By Adam Cmejla,
President of Integrated Planning & Wealth Management, LLC
Feb. 3, 2016
MAKE A PROFIT SHARING CONTRIBUTION EACH QUARTER. The end of the previous year, into the beginning of the next year, is typically when most TPA’s (third-party administrators) for 401k’s will ask you whether you’re making a profit sharing contribution to your plan. Plan to contribute quarterly.
BUDGET FOR YEAR. Plan for major practice expenditures for the rest of the year, such as any changes or additions to payroll, and any needed capital investments like new instrumentation.
PROTECT YOUR PAYCHECK WITH DISABILITY INSURANCE. Revisit and ensure that you’re adequately protecting your paycheck with the right amount and right kind of disability insurance.
EVALUATE YOUR DEBT. If you have unsecured, floating rate (adjustable rate) loans in your practice, make sure you understand the terms of those notes.
PLAN FOR STAFF PAYROLL CHANGES. Calculate whether possible increases in pay for high-performing staff members, or “performance-based” pay schedules, would be possible and a good idea.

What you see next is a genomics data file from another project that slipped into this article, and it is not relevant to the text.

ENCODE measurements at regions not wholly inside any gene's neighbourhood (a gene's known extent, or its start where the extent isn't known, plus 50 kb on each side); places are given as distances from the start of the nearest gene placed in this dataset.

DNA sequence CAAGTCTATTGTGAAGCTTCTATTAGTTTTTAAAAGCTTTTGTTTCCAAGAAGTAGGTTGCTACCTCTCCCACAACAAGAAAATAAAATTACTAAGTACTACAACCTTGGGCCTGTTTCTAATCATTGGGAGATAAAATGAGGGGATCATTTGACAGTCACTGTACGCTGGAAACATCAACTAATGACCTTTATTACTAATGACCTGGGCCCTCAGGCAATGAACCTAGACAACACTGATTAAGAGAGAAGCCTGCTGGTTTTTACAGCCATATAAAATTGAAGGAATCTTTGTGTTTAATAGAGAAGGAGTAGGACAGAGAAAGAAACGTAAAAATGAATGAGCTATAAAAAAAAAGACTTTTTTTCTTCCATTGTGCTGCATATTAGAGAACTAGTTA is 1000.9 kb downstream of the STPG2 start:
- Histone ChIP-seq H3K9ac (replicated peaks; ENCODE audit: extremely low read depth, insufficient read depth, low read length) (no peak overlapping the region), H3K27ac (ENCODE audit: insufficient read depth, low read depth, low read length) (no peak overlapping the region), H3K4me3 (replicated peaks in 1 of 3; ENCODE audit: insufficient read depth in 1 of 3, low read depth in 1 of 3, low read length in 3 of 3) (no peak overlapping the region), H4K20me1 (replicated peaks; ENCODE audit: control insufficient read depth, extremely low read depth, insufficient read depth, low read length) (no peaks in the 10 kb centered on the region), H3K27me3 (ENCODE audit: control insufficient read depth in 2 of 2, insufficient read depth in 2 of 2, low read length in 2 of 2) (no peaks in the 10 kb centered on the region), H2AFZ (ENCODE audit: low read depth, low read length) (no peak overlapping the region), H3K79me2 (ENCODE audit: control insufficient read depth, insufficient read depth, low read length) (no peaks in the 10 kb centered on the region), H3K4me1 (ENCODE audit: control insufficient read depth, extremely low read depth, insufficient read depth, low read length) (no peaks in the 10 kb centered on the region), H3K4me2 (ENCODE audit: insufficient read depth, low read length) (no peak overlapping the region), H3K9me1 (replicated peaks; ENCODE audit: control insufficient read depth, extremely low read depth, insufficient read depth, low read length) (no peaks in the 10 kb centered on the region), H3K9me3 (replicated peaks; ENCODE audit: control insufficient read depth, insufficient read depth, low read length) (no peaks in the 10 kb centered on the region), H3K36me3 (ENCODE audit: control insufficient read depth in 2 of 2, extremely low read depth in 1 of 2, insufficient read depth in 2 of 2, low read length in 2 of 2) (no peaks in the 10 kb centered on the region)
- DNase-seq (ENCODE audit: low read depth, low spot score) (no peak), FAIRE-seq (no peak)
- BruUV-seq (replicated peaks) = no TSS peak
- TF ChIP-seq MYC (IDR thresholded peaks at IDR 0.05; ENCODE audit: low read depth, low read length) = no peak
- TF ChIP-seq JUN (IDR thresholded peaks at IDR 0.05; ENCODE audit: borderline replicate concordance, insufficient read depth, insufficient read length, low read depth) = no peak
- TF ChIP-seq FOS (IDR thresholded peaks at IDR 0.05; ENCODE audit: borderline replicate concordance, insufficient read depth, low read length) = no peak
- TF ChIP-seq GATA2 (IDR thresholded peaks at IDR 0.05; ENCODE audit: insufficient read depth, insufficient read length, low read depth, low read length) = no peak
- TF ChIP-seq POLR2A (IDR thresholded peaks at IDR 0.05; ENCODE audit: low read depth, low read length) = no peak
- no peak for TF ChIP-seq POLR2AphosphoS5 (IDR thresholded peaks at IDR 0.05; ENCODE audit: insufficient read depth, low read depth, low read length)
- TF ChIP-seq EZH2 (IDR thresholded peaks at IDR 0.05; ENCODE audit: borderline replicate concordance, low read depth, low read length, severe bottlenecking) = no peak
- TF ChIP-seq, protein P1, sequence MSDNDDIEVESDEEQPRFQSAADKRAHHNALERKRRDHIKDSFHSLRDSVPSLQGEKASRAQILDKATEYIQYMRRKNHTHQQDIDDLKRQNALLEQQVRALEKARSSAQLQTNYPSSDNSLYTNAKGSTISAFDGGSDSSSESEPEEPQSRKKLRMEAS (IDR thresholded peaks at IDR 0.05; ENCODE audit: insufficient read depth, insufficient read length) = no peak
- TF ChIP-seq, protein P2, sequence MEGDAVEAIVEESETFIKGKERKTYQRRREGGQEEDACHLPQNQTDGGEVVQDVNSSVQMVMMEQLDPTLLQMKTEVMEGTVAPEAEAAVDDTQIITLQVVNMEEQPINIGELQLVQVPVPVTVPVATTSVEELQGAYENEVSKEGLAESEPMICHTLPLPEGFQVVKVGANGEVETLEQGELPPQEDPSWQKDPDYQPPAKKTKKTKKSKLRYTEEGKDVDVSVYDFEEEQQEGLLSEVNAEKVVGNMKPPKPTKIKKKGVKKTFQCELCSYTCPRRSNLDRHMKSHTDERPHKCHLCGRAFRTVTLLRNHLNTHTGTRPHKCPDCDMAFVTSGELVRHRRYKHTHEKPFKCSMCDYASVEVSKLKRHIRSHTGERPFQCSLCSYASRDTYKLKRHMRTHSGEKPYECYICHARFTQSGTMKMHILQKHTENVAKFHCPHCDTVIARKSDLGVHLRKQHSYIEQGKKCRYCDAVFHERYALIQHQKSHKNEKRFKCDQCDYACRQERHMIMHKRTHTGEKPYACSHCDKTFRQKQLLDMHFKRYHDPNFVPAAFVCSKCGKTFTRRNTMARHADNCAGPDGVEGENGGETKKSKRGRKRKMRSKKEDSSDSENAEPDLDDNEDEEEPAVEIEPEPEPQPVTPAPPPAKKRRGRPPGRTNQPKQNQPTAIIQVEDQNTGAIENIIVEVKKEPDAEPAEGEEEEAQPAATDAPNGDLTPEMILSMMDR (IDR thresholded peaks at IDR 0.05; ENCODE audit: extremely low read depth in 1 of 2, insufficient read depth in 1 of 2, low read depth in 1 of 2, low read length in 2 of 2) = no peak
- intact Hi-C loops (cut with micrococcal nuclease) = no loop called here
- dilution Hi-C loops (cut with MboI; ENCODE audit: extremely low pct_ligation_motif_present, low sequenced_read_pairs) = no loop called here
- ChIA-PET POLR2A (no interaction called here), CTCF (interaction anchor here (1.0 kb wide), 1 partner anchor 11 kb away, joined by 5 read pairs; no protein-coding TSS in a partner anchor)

The early part of any new calendar year is always a time for reflection and evaluation of what occurred in the previous year, and also a time to focus energies and efforts on the goals ahead in the coming year. While most practice owners are taking time to evaluate the various areas of their practice, it’s also a great time to revisit certain areas of their personal and professional financial lives.
Are you making a profit sharing contribution?
If you have implemented a 401(k) profit sharing plan in your practice, the beginning of the year is typically when most TPA’s (third-party administrators) will ask you whether you’re making a profit sharing contribution to your plan. Keep in mind that profit sharing contributions are not the same as your employer match that may be part of your plan.
Right now a lot of the conversations we’re having with our OD (and DDS) clients include doing a review of 2015 numbers and determining (by Feb. 15 at the latest) whether we will be making profit sharing contributions based off of their tax projections, net income and other expenses taken in 2015.